All EU driving licences are valid in Italy. Travellers from other countries should obtain an International Driving Permit (IDP) through their national automobile association.

A licence is required to ride a scooter – a car licence will do for bikes up to 125cc; for anything over 125cc you'll need a motorcycle licence.

Fuel

  • Staffed filling stations (benzinai, stazioni di servizio) are widespread. Smaller stations tend to close between about 1pm and 3.30pm and sometimes also on Sunday afternoons.
  • Many stations have self-service (fai da te) pumps that you can use 24 hours a day. To use one insert a bank note into the payment machine and press the number of the pump you want.
  • Unleaded petrol is marked as benzina senza piombo; diesel as gasolio.
  • Prices vary from one station to another. At the time of writing, unleaded petrol was averaging €1.46 per litre; diesel €1.29 per litre.

Hire

Car

  • Prebooking costs less than hiring a car once you arrive in Italy.
  • Online booking agency Rentalcars.com compares the rates of numerous rental companies.
  • Renters must generally be 21 or over, with a credit card and home-country driving licence or IDP.
  • Consider hiring a small car. Doing so will reduce your fuel expenses and make it easier to negotiate narrow city lanes and tight parking spaces.
  • Check with your credit-card company to see if it offers a Collision Damage Waiver, which covers you for additional damage if you use the card to pay for your car.
  • The following companies have pick-up locations throughout Italy.

Auto Europe (www.autoeurope.it)

Avis (www.avisautonoleggio.it)

Budget (www.budgetinternational.com)

Europcar (www.europcar.it)

Hertz (www.hertz.it)

Italy by Car (www.italybycar.it)

Maggiore (www.maggiore.it)

Sixt (www.sixt.it)

Motorcycle

Agencies throughout Italy rent motorbikes, ranging from small Vespas to large touring bikes. Prices start at around €35/150 per day/week for a 50cc scooter; upwards of €80/400 per day/week for a 650cc motorcycle.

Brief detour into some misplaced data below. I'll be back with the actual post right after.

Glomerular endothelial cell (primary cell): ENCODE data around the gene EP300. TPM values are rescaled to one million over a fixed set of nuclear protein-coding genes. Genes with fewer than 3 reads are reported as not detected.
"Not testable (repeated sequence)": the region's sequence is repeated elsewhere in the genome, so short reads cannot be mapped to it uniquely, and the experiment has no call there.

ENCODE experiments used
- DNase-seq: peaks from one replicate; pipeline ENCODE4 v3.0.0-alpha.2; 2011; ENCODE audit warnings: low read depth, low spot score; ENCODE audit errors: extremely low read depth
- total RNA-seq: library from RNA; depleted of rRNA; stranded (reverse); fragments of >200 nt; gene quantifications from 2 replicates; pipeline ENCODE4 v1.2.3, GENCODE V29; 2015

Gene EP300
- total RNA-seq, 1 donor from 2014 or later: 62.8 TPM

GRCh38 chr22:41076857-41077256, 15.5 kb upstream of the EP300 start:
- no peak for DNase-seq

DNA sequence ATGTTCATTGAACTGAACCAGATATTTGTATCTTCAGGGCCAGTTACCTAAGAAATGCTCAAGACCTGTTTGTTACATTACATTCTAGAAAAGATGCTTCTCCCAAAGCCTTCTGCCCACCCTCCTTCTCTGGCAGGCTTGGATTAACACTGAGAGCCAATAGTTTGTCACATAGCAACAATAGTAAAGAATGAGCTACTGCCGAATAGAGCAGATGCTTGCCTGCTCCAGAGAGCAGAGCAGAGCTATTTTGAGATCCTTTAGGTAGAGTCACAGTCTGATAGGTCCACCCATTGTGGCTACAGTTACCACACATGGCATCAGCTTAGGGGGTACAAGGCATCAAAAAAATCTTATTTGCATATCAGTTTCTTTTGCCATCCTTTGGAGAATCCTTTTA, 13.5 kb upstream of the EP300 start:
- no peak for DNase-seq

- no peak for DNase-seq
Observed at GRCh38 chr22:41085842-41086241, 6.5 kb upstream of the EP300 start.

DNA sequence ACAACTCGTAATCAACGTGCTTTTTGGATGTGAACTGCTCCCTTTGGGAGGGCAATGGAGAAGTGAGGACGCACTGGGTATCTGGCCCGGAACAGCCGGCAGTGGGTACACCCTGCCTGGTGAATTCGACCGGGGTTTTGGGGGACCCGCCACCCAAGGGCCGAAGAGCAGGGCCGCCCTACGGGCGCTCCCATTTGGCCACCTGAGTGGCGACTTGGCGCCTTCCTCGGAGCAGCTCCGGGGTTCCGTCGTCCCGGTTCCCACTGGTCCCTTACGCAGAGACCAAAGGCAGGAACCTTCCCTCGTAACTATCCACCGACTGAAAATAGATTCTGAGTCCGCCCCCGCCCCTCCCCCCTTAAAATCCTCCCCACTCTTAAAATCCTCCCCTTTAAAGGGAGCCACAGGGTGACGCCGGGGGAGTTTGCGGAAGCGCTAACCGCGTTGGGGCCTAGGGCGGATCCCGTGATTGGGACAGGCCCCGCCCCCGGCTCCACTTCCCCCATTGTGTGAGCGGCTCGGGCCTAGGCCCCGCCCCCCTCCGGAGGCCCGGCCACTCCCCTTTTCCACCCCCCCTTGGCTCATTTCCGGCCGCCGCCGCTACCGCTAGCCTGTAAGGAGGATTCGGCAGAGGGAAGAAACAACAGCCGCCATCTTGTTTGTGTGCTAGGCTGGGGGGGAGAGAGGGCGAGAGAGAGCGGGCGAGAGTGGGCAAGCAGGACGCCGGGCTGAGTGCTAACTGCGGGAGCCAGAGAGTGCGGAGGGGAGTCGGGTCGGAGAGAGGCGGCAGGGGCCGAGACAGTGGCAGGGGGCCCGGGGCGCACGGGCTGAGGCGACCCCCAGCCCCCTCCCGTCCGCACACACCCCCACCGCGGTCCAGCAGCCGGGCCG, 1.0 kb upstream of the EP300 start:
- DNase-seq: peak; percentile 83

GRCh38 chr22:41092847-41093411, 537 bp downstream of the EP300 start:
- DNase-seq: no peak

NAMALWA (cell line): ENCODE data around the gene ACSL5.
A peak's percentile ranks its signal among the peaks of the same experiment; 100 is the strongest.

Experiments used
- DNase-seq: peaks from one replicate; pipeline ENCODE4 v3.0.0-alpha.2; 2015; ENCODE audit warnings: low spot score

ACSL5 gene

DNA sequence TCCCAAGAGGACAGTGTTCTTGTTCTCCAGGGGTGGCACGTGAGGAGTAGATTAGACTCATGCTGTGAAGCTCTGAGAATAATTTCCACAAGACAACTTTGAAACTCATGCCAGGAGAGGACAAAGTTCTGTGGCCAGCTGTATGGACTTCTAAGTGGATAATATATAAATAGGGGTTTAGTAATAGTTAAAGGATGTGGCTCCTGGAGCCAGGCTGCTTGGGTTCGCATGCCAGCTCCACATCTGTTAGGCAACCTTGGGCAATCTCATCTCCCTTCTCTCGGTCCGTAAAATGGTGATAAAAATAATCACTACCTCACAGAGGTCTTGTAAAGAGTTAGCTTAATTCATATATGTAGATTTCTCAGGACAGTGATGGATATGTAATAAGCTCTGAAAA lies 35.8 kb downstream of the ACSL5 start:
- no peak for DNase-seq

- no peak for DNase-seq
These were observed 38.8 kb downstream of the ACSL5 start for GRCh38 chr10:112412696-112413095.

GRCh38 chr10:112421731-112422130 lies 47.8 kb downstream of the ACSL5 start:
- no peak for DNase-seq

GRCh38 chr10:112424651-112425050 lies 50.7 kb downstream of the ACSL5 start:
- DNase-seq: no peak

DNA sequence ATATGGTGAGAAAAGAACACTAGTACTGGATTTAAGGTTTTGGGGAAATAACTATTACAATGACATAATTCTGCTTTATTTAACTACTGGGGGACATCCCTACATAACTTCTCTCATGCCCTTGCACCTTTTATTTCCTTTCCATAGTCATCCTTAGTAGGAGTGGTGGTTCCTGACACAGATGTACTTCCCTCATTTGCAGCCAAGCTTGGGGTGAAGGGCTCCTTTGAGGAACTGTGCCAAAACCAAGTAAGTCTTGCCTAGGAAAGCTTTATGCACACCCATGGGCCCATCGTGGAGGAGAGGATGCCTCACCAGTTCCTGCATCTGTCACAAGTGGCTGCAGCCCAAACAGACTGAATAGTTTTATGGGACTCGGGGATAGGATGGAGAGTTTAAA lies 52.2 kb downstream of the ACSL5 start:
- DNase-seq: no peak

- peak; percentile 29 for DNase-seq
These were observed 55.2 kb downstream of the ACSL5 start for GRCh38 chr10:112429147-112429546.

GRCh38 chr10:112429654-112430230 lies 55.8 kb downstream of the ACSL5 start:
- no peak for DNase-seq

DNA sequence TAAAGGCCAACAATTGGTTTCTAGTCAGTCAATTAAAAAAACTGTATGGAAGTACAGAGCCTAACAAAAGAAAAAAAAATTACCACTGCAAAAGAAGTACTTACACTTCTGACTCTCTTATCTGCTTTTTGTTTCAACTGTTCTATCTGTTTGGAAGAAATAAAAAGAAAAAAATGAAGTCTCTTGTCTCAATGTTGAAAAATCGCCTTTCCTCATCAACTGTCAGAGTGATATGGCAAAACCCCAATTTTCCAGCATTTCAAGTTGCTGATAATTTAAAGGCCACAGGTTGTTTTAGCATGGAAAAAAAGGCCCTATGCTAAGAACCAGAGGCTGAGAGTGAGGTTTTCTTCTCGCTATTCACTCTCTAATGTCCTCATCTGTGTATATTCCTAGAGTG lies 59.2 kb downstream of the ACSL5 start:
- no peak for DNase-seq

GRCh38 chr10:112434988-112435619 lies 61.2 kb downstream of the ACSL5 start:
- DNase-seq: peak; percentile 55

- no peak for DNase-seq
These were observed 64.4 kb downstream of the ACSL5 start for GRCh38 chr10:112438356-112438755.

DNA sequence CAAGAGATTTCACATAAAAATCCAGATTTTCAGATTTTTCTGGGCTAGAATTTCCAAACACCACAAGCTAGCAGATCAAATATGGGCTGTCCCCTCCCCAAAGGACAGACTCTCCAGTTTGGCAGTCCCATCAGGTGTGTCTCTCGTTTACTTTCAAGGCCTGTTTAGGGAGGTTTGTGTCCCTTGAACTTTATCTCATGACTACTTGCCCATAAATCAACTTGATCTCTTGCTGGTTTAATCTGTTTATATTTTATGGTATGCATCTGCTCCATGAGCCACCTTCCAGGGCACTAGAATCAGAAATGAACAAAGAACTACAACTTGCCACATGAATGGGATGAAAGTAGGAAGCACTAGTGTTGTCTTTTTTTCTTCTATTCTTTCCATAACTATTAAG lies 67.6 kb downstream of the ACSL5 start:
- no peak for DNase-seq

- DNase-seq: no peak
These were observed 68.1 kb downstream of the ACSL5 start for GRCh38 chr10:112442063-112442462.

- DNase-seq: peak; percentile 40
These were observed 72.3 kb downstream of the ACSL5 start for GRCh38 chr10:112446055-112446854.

Road Rules

  • Drive on the right; overtake on the left.
  • It's obligatory to wear seat belts (front and rear), to drive with your headlights on outside built-up areas, and to carry a warning triangle and fluorescent waistcoat in case of breakdown.
  • Wearing a helmet is compulsory on all two-wheeled vehicles.
  • Motorbikes can enter most restricted traffic areas in Italian cities, and traffic police generally turn a blind eye to motorcycles or scooters parked on footpaths.
  • The blood alcohol limit is 0.05%; it's zero for drivers under 21 and for those who have had their licence for less than three years.

Unless otherwise indicated, speed limits are as follows.

  • 130km/h on autostradas
  • 110km/h on main roads outside built-up areas
  • 90km/h on secondary roads outside built-up areas
  • 50km/h in built-up areas

Roads

Italy has an extensive network of roads. Most are in good condition but a lack of maintenance in some areas means that you should be prepared for potholes and bumpy surfaces, particularly on smaller, secondary roads.

  • Autostrada (Italy's toll-charging motorways). On road signs they're marked by a white 'A' and number on a green background. The main north–south artery is the A1, aka the Autostrada del Sole (the 'Motorway of the Sun'), which runs from Milan to Naples via Bologna, Florence and Rome. The main road south from Naples to Reggio di Calabria is the A3. To drive on an autostrada pick up a ticket at the entry barrier and pay (by cash or credit card) as you exit.
  • Strade statali (state highways) – Represented on maps by 'S' or 'SS'. Vary from four-lane highways to two-lane roads. The latter can be extremely slow, especially in mountainous regions.
  • Strade regionali (regional highways) – Like SS roads but administered by regional authorities rather than the state. Coded 'SR' or 'R'.
  • Strade provinciali (provincial highways) – Smaller and slower roads. Coded 'SP' or 'P'.

For information about distances, driving times and fuel costs, see https://en.mappy.com. Additional information, including traffic conditions and toll costs, is available at www.autostrade.it.

Limited Traffic Zones

Many Italian cities, including Rome and Florence, have designated their historic centres as Limited Traffic Zones (ZTL). These areas are off-limits to unauthorised vehicles and entry points are covered by street cameras. If you're caught entering one without the necessary permission you risk a fine. Contact your hotel or accommodation supplier if you think you'll need to access a ZTL.

Local Transport

Major cities all have good transport systems, including bus, tram and metro networks. In Venice, the main public transport option are the vaporetti (small passenger ferries) which ply the city's waterways.

Bus & Metro

  • Extensive metropolitane (metros) exist in Rome, Milan, Naples and Turin, with smaller metros in Genoa and Catania. The Minimetrò in Perugia connects the train station with the city centre.
  • Cities and towns of any size will have an urbano (urban) and extraurbano (suburban) bus network. Services are generally limited on Sundays and public holidays.